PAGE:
Venezuela charges U.S “spy” with terrorism and weapons trafficking

15 September 2020

Written by: Madisson Ball

The U.S citizen with CIA ties has been accused of planning attacks against the country's electrical system and oil refineries.

Venezuelan authorities have charged a U.S citizen who was recently arrested near two of the nation’s oil refineries, accusing the man of spying and planning sabotage.

A police investigation revealed that the U.S citizen, Matthew John Heath, is a former U.S marine who served time in Iraq. He worked as a communications operator in a “secret CIA base” between 2006 and 2016.

In a broadcasted address, Venezuelan President Nicolás Maduro revealed that the man was captured with “specialised weapons” and large amounts of cash. Pictures showed the weapons included were plastic explosives, a grenade launcher, a submachine gun and a satellite phone that Heath reportedly refused to unblock for authorities.

Heath was arrested last week alongside three Venezuelan conspirators, including a Bolivarian National Guard sergeant major and an army soldier. The four men were said to be accumulating information about the country’s Amuay and Cardon refineries in the north-western state of Falcón.

Venezuela’s chief prosecutor Tarek Saab said the former marine was not carrying a passport when arrested, but instead was found with a photocopy hidden in one of his shoes. The U.S citizen had entered the country illegally through the Colombian border.

He also mentioned that Heath was carrying a “coin”, which linked him to the CIA.

Authorities revealed that mobile phones confiscated from the men contained images of the refineries, military installations, and a large bridge in Zulia state.

“The Venezuelan state has managed to neutralise the plans to attack the oil industry and national electric system,” Saab said in a televised address.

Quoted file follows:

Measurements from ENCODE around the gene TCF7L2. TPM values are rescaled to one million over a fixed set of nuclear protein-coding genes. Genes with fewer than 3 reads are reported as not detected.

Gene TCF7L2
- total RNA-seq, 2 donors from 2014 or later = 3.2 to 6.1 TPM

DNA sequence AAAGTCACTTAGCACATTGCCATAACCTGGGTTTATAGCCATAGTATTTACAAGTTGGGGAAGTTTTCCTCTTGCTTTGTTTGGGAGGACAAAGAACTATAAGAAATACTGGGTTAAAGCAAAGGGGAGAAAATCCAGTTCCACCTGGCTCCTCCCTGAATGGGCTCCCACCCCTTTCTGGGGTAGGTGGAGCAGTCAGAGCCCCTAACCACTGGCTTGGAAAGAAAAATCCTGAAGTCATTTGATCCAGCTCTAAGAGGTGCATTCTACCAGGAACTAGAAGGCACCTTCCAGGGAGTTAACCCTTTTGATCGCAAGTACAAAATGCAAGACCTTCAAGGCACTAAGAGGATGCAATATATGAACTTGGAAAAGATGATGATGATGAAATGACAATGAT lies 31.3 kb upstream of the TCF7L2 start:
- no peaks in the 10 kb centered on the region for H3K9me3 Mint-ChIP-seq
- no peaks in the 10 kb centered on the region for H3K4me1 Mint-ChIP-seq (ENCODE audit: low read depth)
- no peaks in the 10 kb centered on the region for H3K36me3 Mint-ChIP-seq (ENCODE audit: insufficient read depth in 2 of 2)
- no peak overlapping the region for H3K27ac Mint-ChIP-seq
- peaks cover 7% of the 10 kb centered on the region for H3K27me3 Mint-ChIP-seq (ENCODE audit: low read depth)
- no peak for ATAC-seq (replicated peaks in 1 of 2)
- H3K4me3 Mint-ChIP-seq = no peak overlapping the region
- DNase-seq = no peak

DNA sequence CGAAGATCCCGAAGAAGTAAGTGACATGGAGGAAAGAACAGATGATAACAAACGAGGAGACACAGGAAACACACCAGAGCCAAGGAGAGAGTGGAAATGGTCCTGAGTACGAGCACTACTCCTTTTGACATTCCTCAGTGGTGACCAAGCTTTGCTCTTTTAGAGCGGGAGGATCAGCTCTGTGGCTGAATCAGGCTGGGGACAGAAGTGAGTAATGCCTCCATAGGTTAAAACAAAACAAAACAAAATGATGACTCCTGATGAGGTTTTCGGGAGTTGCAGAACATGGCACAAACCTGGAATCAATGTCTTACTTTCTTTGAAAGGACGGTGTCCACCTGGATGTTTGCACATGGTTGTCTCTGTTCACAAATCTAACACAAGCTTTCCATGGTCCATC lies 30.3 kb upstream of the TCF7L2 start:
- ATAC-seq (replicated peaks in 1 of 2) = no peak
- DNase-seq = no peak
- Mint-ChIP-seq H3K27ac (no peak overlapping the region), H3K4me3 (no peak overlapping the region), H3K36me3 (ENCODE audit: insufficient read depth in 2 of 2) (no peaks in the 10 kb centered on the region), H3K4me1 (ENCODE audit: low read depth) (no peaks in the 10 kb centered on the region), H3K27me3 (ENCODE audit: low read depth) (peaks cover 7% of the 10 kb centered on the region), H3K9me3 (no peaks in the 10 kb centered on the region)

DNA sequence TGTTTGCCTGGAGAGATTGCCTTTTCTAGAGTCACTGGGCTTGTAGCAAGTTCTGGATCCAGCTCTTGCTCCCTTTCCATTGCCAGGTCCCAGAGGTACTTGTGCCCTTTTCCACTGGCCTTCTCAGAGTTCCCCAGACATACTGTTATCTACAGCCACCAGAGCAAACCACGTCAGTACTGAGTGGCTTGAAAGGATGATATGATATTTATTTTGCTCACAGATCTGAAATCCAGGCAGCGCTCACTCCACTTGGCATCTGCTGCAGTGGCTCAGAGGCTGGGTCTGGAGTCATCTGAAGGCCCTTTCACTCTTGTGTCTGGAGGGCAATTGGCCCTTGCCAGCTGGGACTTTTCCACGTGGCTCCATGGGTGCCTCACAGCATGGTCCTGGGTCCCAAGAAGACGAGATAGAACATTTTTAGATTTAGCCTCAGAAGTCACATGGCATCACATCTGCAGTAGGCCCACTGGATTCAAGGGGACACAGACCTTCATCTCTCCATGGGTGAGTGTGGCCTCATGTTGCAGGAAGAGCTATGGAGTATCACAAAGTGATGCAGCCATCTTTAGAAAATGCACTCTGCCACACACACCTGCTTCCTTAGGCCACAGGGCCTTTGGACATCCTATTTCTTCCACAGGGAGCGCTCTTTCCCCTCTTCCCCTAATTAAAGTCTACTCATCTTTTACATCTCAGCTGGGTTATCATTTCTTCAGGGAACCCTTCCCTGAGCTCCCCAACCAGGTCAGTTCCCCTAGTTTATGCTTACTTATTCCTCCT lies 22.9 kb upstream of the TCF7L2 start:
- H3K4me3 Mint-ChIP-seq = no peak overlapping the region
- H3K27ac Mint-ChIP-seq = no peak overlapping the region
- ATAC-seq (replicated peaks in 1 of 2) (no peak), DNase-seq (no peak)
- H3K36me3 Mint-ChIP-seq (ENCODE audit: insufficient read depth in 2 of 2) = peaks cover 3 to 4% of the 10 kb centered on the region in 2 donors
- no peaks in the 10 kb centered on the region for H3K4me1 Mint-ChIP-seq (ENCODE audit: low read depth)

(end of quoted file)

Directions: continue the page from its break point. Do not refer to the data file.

“They tried to fill the country with blood.”

The four in captivity, in addition to four more Venezuelans who were later arrested in connection to the set-up, are being charged with terrorism, criminal association and illegal arms trafficking.

Just last month, a Venezuelan court sentenced two former U.S soldiers to 20 years in prison for attempting to overthrow President Maduro.

Luke Denman and Airan Berry were arrested and found guilty of conspiracy, illicit trafficking of weapons and terrorism.

With relations between Venezuela and the U.S looking tense, President Maduro has accused America of manipulating political opposition for the means of stealing the country’s oil wealth. The Venezuelan opposition leader Juan Guaidó and the United States have blamed the president for the nation’s economic crumble.

The U.S State Department has made no comment on the charges as of yet.



Photo: Canción patriótica by Cristóbal Alvarado Minic available HERE and used under a Creative Commons Attribution. The image has not been modified.